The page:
Aims of the course
- To provide learners with the opportunity to gain an in-depth understanding of the language and culture of the French-speaking world through authentic texts, and cinema and literary works in French.
- To develop high level skills in comprehension of both spoken and written French.
- To develop fluency in oral communication regarding a wide range of topics relevant to French-speaking culture and society.
- To develop transferable skills such as communication, creativity, research skills, critical-thinking, adaptability, problem-solving, and open-mindedness.
- To prepare students for employment or further study, including a Modern Languages degree.
Students study the following sub-themes relevant to current French society and culture:
- Aspects of French-speaking society: current trends
The changing nature of family (La famille en voie de changement)
The ‘cyber-society’ (La « cyber-société »)
The place of voluntary work (Le rôle du bénévolat)
- Artistic culture in the French-speaking world
A culture proud of its heritage (Une culture fière de son patrimoine)
Contemporary francophone music (La musique francophone contemporaine)
Cinema: the 7th art form (Cinéma : le septième art)
- Aspects of French-speaking society: current issues
Positive features of a diverse society (Les aspects positifs d’une société diverse)
Life for the marginalised (Quelle vie pour les marginalisés ? )
How criminals are treated (Comment on traite les criminels)
- Aspects of political life in the French-speaking world
Teenagers, the right to vote and political commitment (Les ados, le droit de vote et l’engagement politique)
Demonstrations, strikes – who holds the power? (manifestations, grèves – à qui le pouvoir?)
Politics and immigration (La politique et l’immigration)
- An independent research topic for the speaking exam
- One book plus a film or a second book from a set list.
AS is a separate qualification and all the exams take place at the end of year 1. It does not count towards the A level result.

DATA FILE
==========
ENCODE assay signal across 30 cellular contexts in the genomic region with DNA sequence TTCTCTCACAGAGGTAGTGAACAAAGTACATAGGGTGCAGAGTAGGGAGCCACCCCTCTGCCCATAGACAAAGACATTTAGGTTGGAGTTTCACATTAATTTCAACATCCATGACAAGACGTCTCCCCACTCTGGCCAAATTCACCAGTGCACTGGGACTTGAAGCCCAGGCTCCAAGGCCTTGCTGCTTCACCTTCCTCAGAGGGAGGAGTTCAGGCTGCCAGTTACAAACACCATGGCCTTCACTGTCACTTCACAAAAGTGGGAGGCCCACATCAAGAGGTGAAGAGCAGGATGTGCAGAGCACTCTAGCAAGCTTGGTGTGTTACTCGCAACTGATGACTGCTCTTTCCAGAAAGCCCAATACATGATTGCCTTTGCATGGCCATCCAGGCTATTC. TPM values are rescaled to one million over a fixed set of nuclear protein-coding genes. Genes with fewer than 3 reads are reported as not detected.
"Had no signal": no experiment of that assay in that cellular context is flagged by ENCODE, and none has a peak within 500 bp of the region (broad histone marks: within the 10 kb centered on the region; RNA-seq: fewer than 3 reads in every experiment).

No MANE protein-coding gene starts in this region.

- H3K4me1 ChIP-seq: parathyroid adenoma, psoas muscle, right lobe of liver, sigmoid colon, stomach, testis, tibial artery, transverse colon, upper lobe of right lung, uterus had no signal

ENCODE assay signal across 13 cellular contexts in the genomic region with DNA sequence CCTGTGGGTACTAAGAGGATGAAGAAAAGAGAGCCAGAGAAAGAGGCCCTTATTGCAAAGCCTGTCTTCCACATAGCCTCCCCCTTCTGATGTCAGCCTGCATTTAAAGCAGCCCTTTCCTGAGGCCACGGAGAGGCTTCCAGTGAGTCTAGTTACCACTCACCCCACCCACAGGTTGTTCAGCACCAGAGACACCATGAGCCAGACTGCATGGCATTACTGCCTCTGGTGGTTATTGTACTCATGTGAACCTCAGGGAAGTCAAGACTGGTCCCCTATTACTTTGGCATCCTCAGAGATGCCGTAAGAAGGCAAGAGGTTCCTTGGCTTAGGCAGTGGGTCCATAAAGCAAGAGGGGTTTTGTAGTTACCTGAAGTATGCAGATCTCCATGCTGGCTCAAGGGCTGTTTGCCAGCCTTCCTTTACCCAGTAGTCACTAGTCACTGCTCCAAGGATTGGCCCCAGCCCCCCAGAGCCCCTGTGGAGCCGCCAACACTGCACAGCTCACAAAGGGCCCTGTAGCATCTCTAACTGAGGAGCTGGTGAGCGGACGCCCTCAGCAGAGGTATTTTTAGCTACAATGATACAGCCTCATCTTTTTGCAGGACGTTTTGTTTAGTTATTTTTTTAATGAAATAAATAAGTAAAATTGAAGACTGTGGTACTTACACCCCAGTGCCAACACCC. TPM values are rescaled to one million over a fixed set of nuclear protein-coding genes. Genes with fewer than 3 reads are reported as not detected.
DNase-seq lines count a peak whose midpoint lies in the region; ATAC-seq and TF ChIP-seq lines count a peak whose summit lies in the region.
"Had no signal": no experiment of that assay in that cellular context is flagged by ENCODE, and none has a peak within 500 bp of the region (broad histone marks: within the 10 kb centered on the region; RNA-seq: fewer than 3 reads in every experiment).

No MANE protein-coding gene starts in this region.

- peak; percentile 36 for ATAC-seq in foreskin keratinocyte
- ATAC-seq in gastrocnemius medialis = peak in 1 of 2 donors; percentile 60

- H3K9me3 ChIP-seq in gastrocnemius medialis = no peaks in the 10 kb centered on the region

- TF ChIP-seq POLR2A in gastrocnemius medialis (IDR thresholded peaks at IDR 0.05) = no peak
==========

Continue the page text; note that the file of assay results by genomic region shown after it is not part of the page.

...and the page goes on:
|Examination||Weighing||Length of time||Assessment|
|Paper 1||40%||1 hour 45 mins||Listening, Reading, Translation into English|
|Paper 2||30%||1 hour 15 mins||Translation into French, Essay on set film/book|
|Paper 3||30%||12-14 mins (plus 15 mins for preparation)||Speaking|
A-level is a two year linear course. All exams take place at the end of year 2.
|Examination||Weighting||Length of time||Assessment|
|Paper 1||40%||2 hours 30 mins||Listening, Reading, Translation|
|Paper 2||30%||2 hours||Essays on set film/book(s)|
|Paper 3||30%||21-23 mins (incl. 5 mins for preparation)||Speaking|
Grades are awarded from A*-E
French is one of the most widely spoken languages globally – by more than 200 million people on four different continents. Studying French will enhance employment prospects in a wide range of sectors, giving you the ‘international edge’, as well as helping you improve your communication and critical thinking skills, thus having a positive impact on your other studies.
Jobs directly related to French include:
- Secondary school teacher
Jobs where a language would be useful include:
- Broadcast journalist
- Diplomatic service officer
- International aid/development worker
- Logistics and distribution manager
- Marketing executive
- Sales executive
- Tour manager
Students follow a coherent, satisfying and worthwhile course which will provide them with the necessary foundation either to continue with the study of French as a main subject or as a useful adjunct to some other subject at university.